Research Update (February 6, 2023)
Diligence Technologies Inc., West Tennessee
EVENTS FROM THE PAST MONTH:
We have been keeping the roads hot lately as late January and early February tend to be the heart of meeting season for us. We made a stop in Baton Rouge for the SWSS meeting. This one is always a bit like homecoming for me since the SWSS was my first professional meeting. We also attended a very successful NAICC meeting in Nashville. Rumor has it that this was the largest NAICC meeting yet with around 850 in attendance. The Tennessee Ag Production association meeting had to be changed to an on-line format due to icy weather. The presentations were good, but you miss the interaction of an in-person gathering. Fortunately, the weather cleared up enough that the West Tennessee Grain Conference was held as planned the following day.
While the travel can be a bit tiring, this is still one of my favorite times of the year. There is no substitute for seeing old friends and making new ones.
We still have a few meetings left on the calendar:
Cotton Focus, Feb. 8, Jackson, TN
Gin Show, Feb 24-25, Memphis, TN
Let me know if you plan to attend any meetings in our area this winter. I would enjoy the opportunity to catch up before we return our attention to the field.
Our biggest field activity right now is watching wheat grow (or, more accurately, watching wheat sit there and get ready to grow this spring). In any case, we should be doing wheat maintenance in late February or early March as the weather allows.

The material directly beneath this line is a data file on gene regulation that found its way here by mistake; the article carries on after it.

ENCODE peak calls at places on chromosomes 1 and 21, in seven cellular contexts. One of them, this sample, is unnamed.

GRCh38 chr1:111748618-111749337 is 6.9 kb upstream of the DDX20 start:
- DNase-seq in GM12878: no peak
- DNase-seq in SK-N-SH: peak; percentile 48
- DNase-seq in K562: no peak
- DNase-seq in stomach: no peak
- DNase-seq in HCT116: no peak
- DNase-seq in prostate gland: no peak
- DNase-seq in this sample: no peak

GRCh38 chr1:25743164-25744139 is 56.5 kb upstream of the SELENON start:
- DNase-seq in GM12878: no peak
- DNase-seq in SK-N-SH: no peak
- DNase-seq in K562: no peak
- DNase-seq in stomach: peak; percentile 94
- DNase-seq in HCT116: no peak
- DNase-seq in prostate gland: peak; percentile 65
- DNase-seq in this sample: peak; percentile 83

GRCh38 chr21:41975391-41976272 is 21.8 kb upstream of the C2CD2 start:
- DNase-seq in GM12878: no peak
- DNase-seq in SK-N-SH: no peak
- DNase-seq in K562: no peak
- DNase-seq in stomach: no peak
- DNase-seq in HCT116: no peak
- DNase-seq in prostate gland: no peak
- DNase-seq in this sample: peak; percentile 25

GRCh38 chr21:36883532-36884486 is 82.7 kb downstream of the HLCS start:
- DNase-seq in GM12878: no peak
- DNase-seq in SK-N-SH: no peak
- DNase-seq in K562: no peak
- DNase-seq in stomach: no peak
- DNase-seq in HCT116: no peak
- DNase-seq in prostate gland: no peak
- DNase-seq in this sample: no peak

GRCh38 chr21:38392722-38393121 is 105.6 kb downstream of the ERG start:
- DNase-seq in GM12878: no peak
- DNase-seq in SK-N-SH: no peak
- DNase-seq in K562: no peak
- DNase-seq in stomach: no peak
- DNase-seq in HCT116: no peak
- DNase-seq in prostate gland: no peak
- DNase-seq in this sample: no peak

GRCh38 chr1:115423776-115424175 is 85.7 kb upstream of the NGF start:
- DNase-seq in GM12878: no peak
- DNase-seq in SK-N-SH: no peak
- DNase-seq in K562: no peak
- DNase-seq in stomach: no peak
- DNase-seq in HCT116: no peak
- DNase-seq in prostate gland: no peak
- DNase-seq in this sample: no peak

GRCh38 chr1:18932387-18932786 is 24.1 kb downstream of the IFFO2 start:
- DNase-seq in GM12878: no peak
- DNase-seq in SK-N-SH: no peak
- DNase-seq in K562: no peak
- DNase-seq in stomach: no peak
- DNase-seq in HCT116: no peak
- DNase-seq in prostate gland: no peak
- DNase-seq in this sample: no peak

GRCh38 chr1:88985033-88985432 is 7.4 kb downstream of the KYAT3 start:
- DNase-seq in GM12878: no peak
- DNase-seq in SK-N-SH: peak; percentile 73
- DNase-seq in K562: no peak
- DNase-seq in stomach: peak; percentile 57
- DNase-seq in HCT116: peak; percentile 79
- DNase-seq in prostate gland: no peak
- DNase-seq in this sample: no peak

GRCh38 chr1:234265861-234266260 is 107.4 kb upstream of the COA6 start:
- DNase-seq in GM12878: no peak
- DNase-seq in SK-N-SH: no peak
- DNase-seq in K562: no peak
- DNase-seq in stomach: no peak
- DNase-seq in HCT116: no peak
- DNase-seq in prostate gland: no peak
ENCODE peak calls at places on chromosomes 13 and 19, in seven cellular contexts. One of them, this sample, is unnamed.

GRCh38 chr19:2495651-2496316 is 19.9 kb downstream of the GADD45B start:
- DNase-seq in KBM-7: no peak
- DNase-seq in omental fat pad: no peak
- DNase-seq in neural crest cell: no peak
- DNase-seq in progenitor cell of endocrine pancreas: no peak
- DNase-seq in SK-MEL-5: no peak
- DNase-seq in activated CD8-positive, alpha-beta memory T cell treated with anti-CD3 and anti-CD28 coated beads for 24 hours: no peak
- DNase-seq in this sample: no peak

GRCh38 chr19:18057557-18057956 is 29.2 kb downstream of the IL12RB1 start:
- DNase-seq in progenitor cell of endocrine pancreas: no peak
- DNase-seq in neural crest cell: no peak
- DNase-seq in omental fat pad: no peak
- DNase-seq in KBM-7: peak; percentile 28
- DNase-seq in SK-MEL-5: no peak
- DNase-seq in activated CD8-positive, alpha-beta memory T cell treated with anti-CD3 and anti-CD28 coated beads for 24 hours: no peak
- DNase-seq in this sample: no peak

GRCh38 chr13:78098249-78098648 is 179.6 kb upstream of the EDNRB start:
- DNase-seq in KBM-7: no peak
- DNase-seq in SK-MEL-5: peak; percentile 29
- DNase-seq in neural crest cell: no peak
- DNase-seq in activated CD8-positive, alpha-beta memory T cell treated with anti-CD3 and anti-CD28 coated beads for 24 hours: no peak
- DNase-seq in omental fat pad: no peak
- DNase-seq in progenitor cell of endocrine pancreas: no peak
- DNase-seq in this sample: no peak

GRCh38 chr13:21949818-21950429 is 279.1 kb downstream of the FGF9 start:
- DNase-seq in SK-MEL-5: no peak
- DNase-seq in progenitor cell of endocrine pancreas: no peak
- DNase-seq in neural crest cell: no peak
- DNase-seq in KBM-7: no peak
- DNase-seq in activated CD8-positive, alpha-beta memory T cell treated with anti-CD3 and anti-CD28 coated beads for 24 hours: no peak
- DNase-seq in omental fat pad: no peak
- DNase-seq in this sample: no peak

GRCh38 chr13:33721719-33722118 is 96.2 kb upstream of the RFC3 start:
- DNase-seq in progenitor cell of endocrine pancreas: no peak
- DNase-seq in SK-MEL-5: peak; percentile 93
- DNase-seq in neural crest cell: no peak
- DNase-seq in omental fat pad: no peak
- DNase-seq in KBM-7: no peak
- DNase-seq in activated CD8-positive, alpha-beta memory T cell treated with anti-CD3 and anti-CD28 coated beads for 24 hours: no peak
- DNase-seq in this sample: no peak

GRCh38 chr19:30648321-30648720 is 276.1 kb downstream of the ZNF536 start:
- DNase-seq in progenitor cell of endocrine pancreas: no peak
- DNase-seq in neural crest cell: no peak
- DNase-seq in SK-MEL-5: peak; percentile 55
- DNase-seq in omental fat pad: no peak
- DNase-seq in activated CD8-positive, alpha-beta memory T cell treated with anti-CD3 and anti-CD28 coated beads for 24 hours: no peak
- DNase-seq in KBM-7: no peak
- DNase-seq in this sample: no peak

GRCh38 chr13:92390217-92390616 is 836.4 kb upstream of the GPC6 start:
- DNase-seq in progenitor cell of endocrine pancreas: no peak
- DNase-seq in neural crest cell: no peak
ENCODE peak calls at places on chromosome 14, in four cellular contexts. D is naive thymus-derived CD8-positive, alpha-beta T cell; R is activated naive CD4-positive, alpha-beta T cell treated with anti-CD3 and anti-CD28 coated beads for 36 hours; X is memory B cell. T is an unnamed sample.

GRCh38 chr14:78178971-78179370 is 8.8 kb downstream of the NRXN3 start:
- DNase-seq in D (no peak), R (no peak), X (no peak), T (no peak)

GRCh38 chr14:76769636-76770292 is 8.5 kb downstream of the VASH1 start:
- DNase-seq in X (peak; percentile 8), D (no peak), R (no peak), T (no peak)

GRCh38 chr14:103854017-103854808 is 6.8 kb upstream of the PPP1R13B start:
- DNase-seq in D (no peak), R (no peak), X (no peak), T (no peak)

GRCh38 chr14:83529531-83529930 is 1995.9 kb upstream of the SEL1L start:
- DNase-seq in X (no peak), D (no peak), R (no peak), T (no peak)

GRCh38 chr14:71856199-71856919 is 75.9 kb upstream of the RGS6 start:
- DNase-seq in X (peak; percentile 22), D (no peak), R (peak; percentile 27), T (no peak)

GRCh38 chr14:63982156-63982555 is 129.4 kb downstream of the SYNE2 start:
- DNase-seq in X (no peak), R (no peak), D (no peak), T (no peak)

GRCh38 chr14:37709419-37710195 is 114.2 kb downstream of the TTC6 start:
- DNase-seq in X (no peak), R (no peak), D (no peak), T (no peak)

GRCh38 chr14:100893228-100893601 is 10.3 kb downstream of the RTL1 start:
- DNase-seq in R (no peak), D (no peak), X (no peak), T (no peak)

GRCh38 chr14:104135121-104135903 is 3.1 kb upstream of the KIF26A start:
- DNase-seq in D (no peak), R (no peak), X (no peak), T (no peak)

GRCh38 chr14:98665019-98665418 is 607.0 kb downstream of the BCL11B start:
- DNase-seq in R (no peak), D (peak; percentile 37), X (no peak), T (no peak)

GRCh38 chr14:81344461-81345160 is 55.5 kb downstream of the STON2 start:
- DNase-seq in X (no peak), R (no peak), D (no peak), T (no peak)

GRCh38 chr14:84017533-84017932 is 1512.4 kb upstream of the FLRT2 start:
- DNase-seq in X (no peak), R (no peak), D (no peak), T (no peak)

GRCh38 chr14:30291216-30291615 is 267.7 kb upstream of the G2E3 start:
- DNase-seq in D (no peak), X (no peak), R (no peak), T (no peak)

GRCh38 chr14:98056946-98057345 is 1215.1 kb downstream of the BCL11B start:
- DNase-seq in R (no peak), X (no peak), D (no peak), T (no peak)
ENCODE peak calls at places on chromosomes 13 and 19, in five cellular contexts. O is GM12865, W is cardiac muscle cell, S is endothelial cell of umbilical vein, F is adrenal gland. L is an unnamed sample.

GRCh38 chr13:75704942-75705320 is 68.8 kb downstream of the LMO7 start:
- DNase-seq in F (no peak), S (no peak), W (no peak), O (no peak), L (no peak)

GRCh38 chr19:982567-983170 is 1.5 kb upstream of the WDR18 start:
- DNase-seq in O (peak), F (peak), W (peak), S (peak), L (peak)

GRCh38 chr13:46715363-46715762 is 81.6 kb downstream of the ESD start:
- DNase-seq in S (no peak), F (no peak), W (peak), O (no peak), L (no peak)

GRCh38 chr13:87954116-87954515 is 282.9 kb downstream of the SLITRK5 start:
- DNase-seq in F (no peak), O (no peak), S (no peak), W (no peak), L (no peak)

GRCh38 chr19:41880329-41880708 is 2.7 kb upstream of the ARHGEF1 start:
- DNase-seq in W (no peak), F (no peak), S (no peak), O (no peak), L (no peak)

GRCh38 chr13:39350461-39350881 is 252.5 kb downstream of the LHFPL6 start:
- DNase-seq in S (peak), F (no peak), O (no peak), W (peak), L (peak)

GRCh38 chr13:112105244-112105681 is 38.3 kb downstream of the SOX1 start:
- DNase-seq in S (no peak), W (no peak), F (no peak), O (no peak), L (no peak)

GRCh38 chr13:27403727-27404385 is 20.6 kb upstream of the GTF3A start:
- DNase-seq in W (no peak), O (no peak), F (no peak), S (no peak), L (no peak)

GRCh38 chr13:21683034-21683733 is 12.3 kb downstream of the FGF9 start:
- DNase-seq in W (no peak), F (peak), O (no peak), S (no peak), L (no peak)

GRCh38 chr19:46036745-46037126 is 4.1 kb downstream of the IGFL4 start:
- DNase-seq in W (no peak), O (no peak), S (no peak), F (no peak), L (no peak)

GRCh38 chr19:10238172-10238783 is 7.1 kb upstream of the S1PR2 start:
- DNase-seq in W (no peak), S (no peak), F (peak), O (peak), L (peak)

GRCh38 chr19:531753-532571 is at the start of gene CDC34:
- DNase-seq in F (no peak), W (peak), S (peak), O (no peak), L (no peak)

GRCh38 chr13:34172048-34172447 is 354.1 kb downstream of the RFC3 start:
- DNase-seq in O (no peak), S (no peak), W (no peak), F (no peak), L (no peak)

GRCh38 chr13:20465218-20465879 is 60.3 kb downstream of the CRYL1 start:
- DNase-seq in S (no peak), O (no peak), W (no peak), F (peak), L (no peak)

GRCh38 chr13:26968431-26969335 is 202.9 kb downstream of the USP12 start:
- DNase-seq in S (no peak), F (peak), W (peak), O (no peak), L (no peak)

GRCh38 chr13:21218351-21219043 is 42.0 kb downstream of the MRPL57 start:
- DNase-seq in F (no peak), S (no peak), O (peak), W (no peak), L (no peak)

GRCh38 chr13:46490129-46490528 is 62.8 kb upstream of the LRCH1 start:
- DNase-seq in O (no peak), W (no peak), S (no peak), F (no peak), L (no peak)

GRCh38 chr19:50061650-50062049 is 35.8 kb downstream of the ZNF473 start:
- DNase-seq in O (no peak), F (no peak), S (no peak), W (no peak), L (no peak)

We also begin to think about burndown trials in February and March. We traditionally have fields with horseweed, cutleaf eveningprimrose, henbit, chickweed, poa, and more. If you are in need of some burndown work this spring, we should be able to handle it.
Greenhouse activities are in full swing with a wide variety of crops currently being tested. We have trials on corn, cotton, soybean, wheat, beet, carrot, dry beans, peanut, and tomato in there right now. We also have lysimeter trials getting underway in the near future.
Fortunately, the greenhouse is big and we have lots of room for more. Let me know if you still need a greenhouse project conducted this winter. We will try to make it happen.
The weather word for the month is “wet”. That is not a bad thing in January as we look to start the season with good moisture. Just hope it will moderate a bit as we get closer to planting time. We will see.
We most always have the normal list of suspects as it relates to winter annual weeds in the field right now (see the burndown discussion under Cropping Seasons). The one big newcomer impacting our area is ryegrass. In recent years, it has become increasingly difficult to control with our standard burndown herbicides (glyphosate, paraquat). Failures in control have led to issues in crops such as wheat and corn. If you happen to have a good ryegrass product, you could become very popular around west Tennessee (and beyond).
Thank you to all our friends that have already contacted us about setting up trials in the greenhouse and 2023 field season. We look forward to working with you again this year. If we can be of service, just let us know.
Tim, John Louis, Jake & Jim
He becometh poor that dealeth with a slack hand, but the hand of the diligent maketh rich.